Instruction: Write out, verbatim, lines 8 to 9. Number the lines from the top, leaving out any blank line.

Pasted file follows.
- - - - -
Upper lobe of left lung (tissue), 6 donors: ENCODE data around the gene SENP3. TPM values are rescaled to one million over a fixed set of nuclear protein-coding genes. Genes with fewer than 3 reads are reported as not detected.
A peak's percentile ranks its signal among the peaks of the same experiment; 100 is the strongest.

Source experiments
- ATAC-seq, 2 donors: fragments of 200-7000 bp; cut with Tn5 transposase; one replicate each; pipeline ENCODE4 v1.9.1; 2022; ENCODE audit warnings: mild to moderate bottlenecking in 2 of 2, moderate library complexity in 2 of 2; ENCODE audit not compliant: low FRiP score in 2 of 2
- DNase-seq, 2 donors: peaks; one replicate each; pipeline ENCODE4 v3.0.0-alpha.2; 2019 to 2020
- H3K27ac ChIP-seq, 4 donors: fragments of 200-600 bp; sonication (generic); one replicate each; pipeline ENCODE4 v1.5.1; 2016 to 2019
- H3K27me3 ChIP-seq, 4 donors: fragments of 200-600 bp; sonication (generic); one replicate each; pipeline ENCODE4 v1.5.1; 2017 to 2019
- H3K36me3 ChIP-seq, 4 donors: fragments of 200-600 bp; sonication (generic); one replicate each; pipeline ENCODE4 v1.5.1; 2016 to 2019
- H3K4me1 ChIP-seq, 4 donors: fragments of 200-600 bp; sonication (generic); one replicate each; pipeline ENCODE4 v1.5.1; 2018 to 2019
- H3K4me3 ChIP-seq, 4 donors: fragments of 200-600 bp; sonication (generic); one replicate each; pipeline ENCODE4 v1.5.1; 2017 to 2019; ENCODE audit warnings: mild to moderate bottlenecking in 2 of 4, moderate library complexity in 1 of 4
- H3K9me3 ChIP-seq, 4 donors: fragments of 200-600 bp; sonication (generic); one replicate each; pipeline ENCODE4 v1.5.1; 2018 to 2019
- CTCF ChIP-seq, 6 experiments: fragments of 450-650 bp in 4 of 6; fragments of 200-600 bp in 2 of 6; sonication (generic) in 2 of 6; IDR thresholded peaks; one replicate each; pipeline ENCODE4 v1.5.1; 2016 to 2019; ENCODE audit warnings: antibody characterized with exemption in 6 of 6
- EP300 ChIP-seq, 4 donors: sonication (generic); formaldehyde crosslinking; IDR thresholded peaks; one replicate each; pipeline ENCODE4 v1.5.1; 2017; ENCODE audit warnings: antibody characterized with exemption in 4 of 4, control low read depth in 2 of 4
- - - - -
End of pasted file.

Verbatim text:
- H3K36me3 ChIP-seq, 4 donors: fragments of 200-600 bp; sonication (generic); one replicate each; pipeline ENCODE4 v1.5.1; 2016 to 2019
- H3K4me1 ChIP-seq, 4 donors: fragments of 200-600 bp; sonication (generic); one replicate each; pipeline ENCODE4 v1.5.1; 2018 to 2019